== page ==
Diagnosed with autism at a young age, Nathan (Asa Butterfield) has always been different from other kids. The one person who fully understood him, it seemed, was his father Michael (Martin McCann) – though he was tragically killed in a car accident, leaving his widowed wife Julie (Sally Hawkins) to care for their son. While the pair have struggled to form a congruous relationship, Julie signs Nathan up for special maths classes with former protégé turned unorthodox tutor, Mr. Humphreys (Rafe Spall). Nathan responds well, and years down the line qualifies for a prestigious maths tournament, as he sets off to Taiwan on a life altering vacation.
Each and every character that make up this engrossing tale – including the likes of tournament organiser Richard (Eddie Marsan) and fellow competitor Luke Shelton (Jake Davies) – are all so intricately layered and nuanced, each with their own palpable personality traits and character arc. They all serve a purpose, and many could have a movie of their own and it would equally as intriguing as Nathan’s. The only aspect to this narrative that isn’t quite so absorbing is the romantic sub-story between our protagonist and Zhang Mei (Jo Yang). While integral to the plot in regards to Nathan’s coming-of-age, it detracts heavily from the more subtle mother/son and teacher/student dynamics, which are far more compelling and emotionally engaging. It’s just a shame they are compromised and carelessly deviated away from in turn for a more conventional, and at times, mawkish romance.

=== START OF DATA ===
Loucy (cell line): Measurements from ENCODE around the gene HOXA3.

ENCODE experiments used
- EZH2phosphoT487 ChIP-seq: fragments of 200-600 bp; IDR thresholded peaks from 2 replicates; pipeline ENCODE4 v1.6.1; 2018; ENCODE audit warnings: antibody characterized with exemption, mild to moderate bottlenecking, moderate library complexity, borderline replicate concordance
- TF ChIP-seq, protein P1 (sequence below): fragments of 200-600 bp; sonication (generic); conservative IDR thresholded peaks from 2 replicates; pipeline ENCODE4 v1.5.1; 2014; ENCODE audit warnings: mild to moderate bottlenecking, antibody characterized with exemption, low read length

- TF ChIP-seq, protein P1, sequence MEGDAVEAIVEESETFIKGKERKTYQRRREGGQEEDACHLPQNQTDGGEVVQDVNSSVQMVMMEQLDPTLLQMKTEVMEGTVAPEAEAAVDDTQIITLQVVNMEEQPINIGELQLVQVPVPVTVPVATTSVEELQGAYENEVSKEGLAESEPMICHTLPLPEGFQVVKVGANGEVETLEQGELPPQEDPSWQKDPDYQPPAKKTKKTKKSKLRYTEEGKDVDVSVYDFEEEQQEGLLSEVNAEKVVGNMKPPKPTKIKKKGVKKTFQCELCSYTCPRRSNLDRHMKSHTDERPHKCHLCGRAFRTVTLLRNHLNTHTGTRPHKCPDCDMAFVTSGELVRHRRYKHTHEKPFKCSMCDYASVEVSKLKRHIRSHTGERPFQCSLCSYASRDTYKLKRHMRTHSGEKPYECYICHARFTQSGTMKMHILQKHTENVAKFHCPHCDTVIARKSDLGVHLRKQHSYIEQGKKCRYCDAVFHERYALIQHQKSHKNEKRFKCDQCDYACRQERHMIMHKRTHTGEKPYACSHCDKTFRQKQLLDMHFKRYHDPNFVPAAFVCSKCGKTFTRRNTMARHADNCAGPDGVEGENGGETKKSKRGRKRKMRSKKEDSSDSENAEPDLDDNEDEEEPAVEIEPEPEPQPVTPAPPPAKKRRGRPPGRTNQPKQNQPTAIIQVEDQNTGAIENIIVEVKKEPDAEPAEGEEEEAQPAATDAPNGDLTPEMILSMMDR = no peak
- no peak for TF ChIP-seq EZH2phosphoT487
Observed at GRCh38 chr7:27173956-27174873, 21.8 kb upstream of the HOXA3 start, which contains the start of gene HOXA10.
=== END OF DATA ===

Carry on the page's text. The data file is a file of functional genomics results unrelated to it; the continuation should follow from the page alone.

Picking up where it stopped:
Part of the reason why we crave more focus on the relationship between Julie and Nathan, is because Hawkins is nothing short of exceptional in the role. Her unconditional love for her son is so tangible and indisputable, while there’s such a sadness behind her eyes, and a fragility to her demeanour that serves the character so well. A special mention should also go to Davies, who is behind the most moving sequence in the film, playing the severely autistic Luke – not an easy role to get so right, but he excels tremendously.
X+Y is an emotional, upsetting piece of cinema that can be accused of veering into overtly sentimental territory on occasion (with a rather unsubtle use of music to indicate when we’re in for a disquieting scene). Yet it doesn’t take anything away from this intimate study of an outsider that is bound to move, compel and touch even the most hardened of punters. Though as interesting as this may be, I still have absolutely no idea what trigonometry means.